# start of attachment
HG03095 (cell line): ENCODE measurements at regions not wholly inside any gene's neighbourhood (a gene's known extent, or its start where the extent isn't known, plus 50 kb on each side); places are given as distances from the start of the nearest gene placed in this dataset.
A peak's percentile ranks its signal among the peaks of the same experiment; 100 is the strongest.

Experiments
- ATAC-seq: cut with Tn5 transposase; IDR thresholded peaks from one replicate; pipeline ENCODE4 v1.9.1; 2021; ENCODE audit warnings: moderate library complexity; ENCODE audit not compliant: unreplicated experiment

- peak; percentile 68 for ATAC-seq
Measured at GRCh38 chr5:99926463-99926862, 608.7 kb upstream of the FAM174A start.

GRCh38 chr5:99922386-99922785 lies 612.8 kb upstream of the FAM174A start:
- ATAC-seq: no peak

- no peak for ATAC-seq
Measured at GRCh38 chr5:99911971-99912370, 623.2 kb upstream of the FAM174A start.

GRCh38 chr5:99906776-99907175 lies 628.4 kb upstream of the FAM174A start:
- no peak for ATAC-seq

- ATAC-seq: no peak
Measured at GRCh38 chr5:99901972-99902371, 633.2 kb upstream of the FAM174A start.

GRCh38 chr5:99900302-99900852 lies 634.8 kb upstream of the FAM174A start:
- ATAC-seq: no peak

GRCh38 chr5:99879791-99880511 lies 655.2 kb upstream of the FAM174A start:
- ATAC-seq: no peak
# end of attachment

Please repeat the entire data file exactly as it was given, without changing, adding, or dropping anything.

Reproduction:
HG03095 (cell line): ENCODE measurements at regions not wholly inside any gene's neighbourhood (a gene's known extent, or its start where the extent isn't known, plus 50 kb on each side); places are given as distances from the start of the nearest gene placed in this dataset.
A peak's percentile ranks its signal among the peaks of the same experiment; 100 is the strongest.

Experiments
- ATAC-seq: cut with Tn5 transposase; IDR thresholded peaks from one replicate; pipeline ENCODE4 v1.9.1; 2021; ENCODE audit warnings: moderate library complexity; ENCODE audit not compliant: unreplicated experiment

- peak; percentile 68 for ATAC-seq
Measured at GRCh38 chr5:99926463-99926862, 608.7 kb upstream of the FAM174A start.

GRCh38 chr5:99922386-99922785 lies 612.8 kb upstream of the FAM174A start:
- ATAC-seq: no peak

- no peak for ATAC-seq
Measured at GRCh38 chr5:99911971-99912370, 623.2 kb upstream of the FAM174A start.

GRCh38 chr5:99906776-99907175 lies 628.4 kb upstream of the FAM174A start:
- no peak for ATAC-seq

- ATAC-seq: no peak
Measured at GRCh38 chr5:99901972-99902371, 633.2 kb upstream of the FAM174A start.

GRCh38 chr5:99900302-99900852 lies 634.8 kb upstream of the FAM174A start:
- ATAC-seq: no peak

GRCh38 chr5:99879791-99880511 lies 655.2 kb upstream of the FAM174A start:
- ATAC-seq: no peak